Do I Need a Contractor For That?
You can't put off your to-do list any longer. Do you grab your tool belt and start knocking down walls yourself, or is this a job best left to a contractor?
The answer can depend on your skill level and confidence, but some jobs, in general, are almost always professional-only.
Jobs that should almost always use a contractor include tasks that are potentially dangerous or complicated. One way you can tell is if the home improvement project requires a permit. This usually applies to things that could be dangerous if the work is completed incorrectly.
Some plumbing work might be simple enough for you to tackle. You can take a snake to a clogged drain or replace an old P-trap under your sink. Other jobs can be risky to do on your own. Doing the work incorrectly could affect the water pressure in your home or cause damaging leaks. Many plumbing jobs also require special tools, which can be expensive.
Licensed plumbers have the tools they need, and they understand the building codes related to plumbing. They'll complete the work safely and correctly to prevent leaks or more issues. Plumbers can also make suggestions to improve your plumbing.
Incorrect electrical work can be deadly, whether that's due to electric shock while you work or electrical fires from faulty wiring. Always hire an electrician when you need to upgrade or replace outlets, breaker boxes, wiring and other parts of your electrical system.
When a home addition is the answer to your space issues, hiring a general contractor is recommended. They'll hire subcontractors to complete specific work. Having an addition professionally built ensures it's structurally sound, up to code and integrates well with your existing structure.
Messing up on your home's structure could create disastrous results. If you're dealing with structural problems with the roof, framing, foundation or other areas, it's better to hire a professional. They'll know how to do the work properly to keep your home strong and secure.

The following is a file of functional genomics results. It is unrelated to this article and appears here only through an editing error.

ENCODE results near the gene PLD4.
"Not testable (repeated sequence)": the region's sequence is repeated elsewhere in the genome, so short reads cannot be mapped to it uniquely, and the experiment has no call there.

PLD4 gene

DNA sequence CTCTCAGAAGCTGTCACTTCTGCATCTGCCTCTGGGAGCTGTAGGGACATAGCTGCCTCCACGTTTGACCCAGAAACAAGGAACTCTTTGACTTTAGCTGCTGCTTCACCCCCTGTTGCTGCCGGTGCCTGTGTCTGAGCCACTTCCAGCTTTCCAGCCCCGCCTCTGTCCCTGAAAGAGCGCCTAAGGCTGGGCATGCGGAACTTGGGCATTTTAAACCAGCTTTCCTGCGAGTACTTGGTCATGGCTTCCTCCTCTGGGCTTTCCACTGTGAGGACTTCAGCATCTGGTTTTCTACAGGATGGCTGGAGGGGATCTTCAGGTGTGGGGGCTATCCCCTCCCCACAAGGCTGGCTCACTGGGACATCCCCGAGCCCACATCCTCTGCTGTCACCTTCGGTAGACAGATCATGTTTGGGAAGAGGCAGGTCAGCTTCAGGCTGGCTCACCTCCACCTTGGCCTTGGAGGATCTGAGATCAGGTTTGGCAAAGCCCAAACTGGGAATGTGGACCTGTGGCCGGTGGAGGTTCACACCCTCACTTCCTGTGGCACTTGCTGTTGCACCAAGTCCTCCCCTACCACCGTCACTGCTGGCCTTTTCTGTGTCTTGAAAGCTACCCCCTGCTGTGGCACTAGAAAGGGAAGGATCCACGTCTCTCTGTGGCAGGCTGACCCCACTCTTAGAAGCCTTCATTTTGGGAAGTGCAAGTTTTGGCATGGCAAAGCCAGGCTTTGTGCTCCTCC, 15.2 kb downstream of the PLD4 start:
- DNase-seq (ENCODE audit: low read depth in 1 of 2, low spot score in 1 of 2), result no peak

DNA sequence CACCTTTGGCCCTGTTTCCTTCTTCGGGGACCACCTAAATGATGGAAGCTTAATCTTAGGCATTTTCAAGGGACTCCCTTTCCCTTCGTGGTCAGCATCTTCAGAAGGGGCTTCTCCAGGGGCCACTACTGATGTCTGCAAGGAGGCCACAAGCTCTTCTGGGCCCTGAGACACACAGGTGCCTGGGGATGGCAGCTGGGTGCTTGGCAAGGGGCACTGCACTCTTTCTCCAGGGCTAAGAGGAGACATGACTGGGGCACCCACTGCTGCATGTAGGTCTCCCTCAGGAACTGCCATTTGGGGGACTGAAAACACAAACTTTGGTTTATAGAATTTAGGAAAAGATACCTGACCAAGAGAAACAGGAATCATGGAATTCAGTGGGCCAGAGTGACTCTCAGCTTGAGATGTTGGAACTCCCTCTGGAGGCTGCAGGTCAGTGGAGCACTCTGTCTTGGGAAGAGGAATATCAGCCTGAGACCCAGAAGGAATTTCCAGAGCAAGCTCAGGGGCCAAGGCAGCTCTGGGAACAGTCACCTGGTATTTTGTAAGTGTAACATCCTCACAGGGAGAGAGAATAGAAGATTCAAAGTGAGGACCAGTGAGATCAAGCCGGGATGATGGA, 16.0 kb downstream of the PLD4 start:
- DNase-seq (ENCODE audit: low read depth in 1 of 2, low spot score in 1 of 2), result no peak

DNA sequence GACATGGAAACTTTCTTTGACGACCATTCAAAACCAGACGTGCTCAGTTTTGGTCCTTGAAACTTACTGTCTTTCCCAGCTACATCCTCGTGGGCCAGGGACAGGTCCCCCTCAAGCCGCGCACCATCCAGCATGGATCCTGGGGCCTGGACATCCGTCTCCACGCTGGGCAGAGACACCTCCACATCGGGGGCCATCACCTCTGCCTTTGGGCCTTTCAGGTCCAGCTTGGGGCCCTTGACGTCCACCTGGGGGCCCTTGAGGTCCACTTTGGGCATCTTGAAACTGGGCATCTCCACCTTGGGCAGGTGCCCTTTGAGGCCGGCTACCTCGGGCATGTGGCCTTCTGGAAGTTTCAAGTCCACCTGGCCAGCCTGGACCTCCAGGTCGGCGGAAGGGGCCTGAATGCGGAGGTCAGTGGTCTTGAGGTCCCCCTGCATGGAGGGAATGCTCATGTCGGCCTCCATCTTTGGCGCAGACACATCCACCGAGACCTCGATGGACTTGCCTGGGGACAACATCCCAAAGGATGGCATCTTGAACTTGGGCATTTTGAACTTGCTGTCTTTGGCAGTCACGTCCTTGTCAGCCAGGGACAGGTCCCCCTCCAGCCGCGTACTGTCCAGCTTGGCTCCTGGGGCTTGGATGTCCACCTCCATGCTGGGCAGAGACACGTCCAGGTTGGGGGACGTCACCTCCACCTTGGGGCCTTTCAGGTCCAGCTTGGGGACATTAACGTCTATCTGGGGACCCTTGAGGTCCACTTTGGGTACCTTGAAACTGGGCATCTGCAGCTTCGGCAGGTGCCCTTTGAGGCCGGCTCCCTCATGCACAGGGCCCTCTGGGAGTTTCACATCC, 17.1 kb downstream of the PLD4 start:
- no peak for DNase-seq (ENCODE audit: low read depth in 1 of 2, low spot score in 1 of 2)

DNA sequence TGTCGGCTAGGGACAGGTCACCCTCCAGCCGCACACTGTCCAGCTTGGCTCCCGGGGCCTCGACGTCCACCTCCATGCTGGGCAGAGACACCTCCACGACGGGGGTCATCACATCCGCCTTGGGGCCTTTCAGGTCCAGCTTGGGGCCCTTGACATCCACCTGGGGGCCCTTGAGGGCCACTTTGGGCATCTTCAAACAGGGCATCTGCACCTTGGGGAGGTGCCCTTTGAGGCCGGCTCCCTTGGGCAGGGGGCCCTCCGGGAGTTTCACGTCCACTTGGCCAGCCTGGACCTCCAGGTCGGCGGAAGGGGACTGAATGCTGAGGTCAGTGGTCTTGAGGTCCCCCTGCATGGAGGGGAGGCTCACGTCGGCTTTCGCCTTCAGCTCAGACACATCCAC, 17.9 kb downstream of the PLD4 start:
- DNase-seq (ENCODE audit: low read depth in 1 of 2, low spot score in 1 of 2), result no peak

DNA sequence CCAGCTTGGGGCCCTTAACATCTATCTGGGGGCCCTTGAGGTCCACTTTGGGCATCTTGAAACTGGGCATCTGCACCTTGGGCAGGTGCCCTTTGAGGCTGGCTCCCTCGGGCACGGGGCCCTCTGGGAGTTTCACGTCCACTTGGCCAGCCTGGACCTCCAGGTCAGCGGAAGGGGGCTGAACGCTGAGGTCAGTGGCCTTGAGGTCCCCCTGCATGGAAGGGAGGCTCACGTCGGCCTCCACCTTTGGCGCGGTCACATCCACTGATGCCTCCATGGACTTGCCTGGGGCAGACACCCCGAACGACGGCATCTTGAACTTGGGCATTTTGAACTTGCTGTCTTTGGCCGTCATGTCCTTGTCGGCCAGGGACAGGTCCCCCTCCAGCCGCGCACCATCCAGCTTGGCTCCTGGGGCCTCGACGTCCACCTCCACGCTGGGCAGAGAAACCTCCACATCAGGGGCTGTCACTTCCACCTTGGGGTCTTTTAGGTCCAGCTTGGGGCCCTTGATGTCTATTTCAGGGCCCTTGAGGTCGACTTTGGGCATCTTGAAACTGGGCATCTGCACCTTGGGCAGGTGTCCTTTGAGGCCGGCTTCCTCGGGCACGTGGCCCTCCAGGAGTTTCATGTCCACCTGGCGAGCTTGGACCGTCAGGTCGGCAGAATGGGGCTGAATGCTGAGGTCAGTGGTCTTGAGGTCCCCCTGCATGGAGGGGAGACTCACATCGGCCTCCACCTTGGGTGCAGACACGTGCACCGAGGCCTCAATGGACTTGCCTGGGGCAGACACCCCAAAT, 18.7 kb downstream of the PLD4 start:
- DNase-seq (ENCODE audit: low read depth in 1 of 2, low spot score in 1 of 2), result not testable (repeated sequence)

You probably can't imagine life without a working HVAC system. Keeping your system running well means doing routine maintenance and calling for repair service quickly when it's needed. While you can handle some maintenance, such as changing the filters, professional tune-ups are also essential. HVAC pros know the delicate inner workings of the equipment and can spot issues early before they get worse. Installing a new HVAC system is also something a professional should handle. The installation is complex and has to be done properly for the heating and cooling system to work correctly and safely.
Safety is often the issue with handling roofing work yourself. Working on a roof comes with a high risk of falling. Even if you're careful, you could lose your footing and fall. Your roof is a key part of your home since it protects everything inside, so it's important that the work is done correctly and the roof stays sturdy.
The type of work you're doing is also a factor. Asphalt shingles are relatively easy to install, but other roofing materials often have complicated or specific installation processes you need to follow. Professionals understand those installation requirements, and they're trained to spot issues with roofs.
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Your skills and comfort level also play a role in deciding if you should hire a contractor. Some homeowners feel confident hanging drywall or installing kitchen cabinets, while others feel those tasks are out of their comfort zone. Assess your skills honestly and research the renovation project you're considering to see what's involved. If you don't feel confident in the scope of the job, hire a contractor to do it.
Saving money is a common reason to complete a remodeling project yourself, but time is also a consideration. Doing the work yourself often takes a lot longer than it would for a contractor, especially if you've never done that type of project before. Hiring a general contractor can save a lot of time and help you get an urgent project done quickly.
You can handle minor projects that aren't particularly dangerous or complicated. If you don't want to do the work yourself, you can hire a handyman, which is usually more affordable than a general contractor or subcontractor. Some potential DIY or handyman projects include:
- Refinishing hardwood floors
- Installing new flooring
- Replacing faucets
- Minor repairs around the home
If you start a DIY project but find you're in over your head, you can still call a contractor to finish the job.
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